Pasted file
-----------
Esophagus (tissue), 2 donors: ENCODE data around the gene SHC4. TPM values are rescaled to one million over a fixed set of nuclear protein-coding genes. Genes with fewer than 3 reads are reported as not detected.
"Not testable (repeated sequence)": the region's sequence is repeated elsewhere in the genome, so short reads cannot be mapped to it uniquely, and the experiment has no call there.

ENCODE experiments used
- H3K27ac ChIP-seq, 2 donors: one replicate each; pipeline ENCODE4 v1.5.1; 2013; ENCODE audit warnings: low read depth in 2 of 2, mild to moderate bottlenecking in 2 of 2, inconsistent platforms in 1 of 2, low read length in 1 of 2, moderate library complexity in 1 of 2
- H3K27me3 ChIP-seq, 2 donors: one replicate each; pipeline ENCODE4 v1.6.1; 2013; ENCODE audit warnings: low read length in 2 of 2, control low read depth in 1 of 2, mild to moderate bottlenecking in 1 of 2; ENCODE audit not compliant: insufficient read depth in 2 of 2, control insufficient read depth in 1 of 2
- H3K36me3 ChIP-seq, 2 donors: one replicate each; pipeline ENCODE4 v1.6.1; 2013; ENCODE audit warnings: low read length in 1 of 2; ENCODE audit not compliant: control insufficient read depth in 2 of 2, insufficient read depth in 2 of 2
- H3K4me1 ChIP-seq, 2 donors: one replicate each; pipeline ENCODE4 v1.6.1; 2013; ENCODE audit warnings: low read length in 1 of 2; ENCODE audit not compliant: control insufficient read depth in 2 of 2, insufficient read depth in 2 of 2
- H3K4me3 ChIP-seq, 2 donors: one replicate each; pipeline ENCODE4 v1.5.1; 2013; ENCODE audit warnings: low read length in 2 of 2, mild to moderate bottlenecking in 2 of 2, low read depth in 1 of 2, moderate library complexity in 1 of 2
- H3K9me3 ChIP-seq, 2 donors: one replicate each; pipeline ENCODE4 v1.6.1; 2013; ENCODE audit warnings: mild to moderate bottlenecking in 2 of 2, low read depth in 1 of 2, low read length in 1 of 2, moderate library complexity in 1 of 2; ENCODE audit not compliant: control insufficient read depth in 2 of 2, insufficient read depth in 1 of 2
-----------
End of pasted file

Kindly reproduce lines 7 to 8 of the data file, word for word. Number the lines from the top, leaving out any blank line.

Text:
- H3K4me1 ChIP-seq, 2 donors: one replicate each; pipeline ENCODE4 v1.6.1; 2013; ENCODE audit warnings: low read length in 1 of 2; ENCODE audit not compliant: control insufficient read depth in 2 of 2, insufficient read depth in 2 of 2
- H3K4me3 ChIP-seq, 2 donors: one replicate each; pipeline ENCODE4 v1.5.1; 2013; ENCODE audit warnings: low read length in 2 of 2, mild to moderate bottlenecking in 2 of 2, low read depth in 1 of 2, moderate library complexity in 1 of 2